APEC resolves to push ICT goals, tackle disc piracy

Leaders from the 21 APEC (Asia Pacific Economic Cooperation) nations concluded a two-day summit in Bangkok on Tuesday with a commitment to speed up progress toward previously set information-economy goals and to continue fighting optical disc piracy.

In a declaration issued at the end of the summit the officials said they instructed ministers to step up work toward IT goals, which include universal access to the Internet for all citizens of APEC by 2010. The goals were decided at a previous APEC meeting in Brunei Darussalam.

"We instructed Ministers to accelerate progress towards the Brunei goals on expanding Internet access, improvement of intellectual property rights protection, implementation of the e-APEC Strategy, and upgrading the ability of the workforce to effectively use the Internet, by developing their English-language and computer skills," said Thai Prime Minister Thaksin Shinawatra at a press conference at the end of the meeting, according to a transcript released by APEC.

The portions of the declaration dealing with IT also covered other ground, including improvement of intellectual property rights facilitation, protection and enforcement and implementation of the e-APEC Strategy.

The declaration also voiced support for a number of related issues including the upgrading of English-language and computer skills among the workforce for effective use of the Internet, as noted by Shinawatra.

The same issue came up for discussion at a retreat held during the summit. Officials at the summit noted that training of people and the skills they posses are a more crucial aspect of the information society than physical infrastructure, according to a published summary of the discussions at the retreat. The leaders shared a view that a three-way partnership between government, business and academia is vital in developing both the areas of infrastructure and human capacity, according to the summary.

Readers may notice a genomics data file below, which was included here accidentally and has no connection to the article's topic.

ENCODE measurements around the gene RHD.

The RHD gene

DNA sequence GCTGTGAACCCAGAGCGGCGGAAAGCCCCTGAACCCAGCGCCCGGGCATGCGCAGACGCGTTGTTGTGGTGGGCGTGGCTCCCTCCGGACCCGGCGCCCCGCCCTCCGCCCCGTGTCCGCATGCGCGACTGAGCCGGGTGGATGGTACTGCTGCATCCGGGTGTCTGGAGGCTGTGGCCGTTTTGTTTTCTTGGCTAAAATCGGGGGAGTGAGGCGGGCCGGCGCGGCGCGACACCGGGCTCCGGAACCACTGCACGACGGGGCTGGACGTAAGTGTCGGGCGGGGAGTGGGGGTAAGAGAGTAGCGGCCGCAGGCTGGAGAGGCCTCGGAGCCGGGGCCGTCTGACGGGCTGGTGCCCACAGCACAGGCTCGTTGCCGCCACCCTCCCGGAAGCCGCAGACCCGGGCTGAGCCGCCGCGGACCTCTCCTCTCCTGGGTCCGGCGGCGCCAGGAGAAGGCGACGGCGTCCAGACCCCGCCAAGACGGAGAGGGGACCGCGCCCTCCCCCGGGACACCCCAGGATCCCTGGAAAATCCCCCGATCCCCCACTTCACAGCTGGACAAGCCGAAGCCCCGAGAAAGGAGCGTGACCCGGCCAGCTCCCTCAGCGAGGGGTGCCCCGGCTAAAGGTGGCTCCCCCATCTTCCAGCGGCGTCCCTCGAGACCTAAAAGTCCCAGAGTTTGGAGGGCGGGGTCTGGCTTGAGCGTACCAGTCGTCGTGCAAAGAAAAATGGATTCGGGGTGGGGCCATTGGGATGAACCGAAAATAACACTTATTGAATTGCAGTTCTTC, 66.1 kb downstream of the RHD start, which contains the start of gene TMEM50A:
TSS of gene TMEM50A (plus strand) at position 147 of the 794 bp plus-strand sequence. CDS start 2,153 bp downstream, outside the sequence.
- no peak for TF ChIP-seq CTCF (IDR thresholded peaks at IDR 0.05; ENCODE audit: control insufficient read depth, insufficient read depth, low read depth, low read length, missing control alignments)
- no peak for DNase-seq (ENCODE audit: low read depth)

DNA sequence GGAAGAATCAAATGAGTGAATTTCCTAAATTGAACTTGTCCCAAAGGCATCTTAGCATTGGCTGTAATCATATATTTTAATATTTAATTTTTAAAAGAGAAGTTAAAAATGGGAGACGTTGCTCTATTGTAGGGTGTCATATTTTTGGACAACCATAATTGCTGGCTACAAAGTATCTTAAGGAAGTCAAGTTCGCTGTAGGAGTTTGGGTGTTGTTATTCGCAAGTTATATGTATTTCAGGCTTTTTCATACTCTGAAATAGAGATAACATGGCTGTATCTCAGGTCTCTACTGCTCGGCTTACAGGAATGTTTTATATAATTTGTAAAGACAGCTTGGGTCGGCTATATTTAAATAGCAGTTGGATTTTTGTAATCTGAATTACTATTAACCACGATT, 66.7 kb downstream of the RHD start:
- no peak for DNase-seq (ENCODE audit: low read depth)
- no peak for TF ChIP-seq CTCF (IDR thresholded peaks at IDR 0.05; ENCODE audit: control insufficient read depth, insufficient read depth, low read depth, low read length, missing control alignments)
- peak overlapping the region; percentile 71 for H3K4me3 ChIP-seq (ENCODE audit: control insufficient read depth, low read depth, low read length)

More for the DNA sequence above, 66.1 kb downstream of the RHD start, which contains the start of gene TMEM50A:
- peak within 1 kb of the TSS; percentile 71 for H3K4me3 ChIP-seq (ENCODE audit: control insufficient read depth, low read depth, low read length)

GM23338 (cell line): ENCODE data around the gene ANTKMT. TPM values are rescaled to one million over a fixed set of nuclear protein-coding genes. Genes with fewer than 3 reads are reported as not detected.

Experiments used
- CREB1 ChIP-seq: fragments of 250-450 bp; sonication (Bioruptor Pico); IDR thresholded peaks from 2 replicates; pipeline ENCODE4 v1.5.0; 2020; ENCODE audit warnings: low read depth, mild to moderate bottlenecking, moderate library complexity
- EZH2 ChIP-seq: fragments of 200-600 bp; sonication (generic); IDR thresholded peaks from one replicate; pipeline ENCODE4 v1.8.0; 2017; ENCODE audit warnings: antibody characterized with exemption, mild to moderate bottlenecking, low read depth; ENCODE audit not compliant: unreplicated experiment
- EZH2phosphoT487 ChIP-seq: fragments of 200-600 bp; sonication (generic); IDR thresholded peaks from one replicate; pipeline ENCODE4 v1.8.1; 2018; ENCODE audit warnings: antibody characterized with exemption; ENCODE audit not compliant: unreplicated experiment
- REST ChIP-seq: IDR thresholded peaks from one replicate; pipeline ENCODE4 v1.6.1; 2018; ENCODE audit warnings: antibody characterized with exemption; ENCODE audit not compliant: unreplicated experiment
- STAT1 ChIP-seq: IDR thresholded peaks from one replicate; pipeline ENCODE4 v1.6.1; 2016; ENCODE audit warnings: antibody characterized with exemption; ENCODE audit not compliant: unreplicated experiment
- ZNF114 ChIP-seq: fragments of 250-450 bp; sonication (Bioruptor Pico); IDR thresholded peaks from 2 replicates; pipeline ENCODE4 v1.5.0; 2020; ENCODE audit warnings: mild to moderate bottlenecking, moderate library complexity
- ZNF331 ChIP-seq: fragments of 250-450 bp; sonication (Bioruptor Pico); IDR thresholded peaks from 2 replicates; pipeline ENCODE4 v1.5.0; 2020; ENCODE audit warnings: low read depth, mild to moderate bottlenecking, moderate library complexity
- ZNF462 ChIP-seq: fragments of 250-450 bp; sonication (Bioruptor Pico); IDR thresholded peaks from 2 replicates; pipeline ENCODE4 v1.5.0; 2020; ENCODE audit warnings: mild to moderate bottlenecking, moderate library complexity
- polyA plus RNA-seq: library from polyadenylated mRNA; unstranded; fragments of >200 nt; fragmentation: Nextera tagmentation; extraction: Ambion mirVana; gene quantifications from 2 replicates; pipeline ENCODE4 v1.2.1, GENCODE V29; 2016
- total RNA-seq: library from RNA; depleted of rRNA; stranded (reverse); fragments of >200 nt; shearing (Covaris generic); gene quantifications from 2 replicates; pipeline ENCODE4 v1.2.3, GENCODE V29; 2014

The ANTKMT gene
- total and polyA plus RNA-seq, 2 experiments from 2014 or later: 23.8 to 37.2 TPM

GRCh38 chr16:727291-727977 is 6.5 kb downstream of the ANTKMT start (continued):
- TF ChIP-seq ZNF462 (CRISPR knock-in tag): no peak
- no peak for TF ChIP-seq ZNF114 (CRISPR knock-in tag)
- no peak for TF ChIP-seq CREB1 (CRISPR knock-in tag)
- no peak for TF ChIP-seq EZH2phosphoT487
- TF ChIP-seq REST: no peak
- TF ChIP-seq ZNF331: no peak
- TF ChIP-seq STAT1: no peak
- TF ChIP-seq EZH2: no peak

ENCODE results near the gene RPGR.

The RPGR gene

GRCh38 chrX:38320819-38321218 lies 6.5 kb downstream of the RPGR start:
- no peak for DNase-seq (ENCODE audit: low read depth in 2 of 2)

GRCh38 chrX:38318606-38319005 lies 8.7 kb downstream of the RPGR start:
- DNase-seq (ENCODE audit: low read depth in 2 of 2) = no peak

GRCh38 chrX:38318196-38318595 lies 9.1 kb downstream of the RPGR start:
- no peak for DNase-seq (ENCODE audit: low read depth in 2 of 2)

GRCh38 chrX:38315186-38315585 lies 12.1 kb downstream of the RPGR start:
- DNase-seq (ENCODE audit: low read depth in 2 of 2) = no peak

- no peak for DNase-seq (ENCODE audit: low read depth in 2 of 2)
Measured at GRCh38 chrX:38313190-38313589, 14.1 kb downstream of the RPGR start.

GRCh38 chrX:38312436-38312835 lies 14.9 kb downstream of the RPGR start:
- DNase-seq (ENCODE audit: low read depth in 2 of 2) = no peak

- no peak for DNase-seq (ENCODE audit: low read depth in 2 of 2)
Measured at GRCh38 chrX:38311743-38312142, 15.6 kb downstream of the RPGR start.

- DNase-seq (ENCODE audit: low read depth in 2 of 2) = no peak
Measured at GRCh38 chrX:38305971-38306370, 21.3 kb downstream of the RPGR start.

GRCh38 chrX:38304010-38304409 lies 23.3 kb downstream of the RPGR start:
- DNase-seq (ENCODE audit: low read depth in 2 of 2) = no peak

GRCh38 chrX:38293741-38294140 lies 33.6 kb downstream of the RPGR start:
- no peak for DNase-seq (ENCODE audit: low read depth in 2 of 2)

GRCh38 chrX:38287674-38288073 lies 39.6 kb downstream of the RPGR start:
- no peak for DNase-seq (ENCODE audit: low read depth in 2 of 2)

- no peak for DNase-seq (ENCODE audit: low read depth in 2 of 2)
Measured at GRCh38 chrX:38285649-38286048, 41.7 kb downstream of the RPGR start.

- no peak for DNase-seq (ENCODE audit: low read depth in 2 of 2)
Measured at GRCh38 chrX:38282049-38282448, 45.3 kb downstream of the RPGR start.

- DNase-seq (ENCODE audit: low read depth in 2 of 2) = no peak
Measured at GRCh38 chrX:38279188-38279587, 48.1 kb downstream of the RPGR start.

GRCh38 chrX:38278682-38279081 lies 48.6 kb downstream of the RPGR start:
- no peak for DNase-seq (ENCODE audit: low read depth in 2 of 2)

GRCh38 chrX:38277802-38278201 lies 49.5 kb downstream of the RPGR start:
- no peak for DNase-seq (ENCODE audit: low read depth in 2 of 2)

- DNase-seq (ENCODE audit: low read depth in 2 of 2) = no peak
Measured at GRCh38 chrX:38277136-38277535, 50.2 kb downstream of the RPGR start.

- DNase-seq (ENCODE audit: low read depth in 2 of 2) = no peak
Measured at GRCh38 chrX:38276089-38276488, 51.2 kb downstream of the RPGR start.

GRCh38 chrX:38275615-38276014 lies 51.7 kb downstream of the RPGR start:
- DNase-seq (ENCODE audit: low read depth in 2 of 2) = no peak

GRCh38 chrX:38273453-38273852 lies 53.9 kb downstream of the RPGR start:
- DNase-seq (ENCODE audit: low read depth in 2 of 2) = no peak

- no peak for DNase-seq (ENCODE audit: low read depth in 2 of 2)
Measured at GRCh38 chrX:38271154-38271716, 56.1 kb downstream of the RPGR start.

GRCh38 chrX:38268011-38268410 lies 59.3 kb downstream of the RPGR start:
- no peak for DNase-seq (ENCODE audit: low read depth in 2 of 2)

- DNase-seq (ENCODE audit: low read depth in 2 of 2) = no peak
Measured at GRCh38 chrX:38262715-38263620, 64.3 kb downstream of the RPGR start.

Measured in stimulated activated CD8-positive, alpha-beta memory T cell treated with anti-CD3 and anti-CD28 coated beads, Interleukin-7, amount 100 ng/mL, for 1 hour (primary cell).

A plan that aims to reduce piracy of optical discs by strengthening regulation of disc production facilities was also endorsed.

The report, "Effective Practices for Regulation of Optical Disc Production," was prepared by an APEC intellectual property rights working group and proposes to cut piracy by attempting to lay an audit trail that will identify facilities producing pirate discs. Measures include the licensing of optical disc production factories and the requirement for each disc pressed to carry an identification code.

Piracy is rife in several APEC economies, according to groups like the Business Software Alliance (BSA).

Its latest piracy survey estimates that about 77 percent of all software in use in 2002 in Thailand, the host nation for this year's summit, was pirated. In four other nations the rate is even higher, according to the BSA. It said piracy rates ranged from 95 percent to 89 percent in Vietnam, China, Indonesia and Russia.

APEC member nations, which together account for more than half the world's GDP (gross domestic product) and around half of all international trade, are: Australia, Brunei Darussalam, Canada, Chile, China, Hong Kong Special Administrative Region, Indonesia, Japan, Malaysia, Mexico, New Zealand, Papua New Guinea, Peru, The Philippines, Russia, Singapore, South Korea, Taiwan, Thailand, U.S. and Vietnam.

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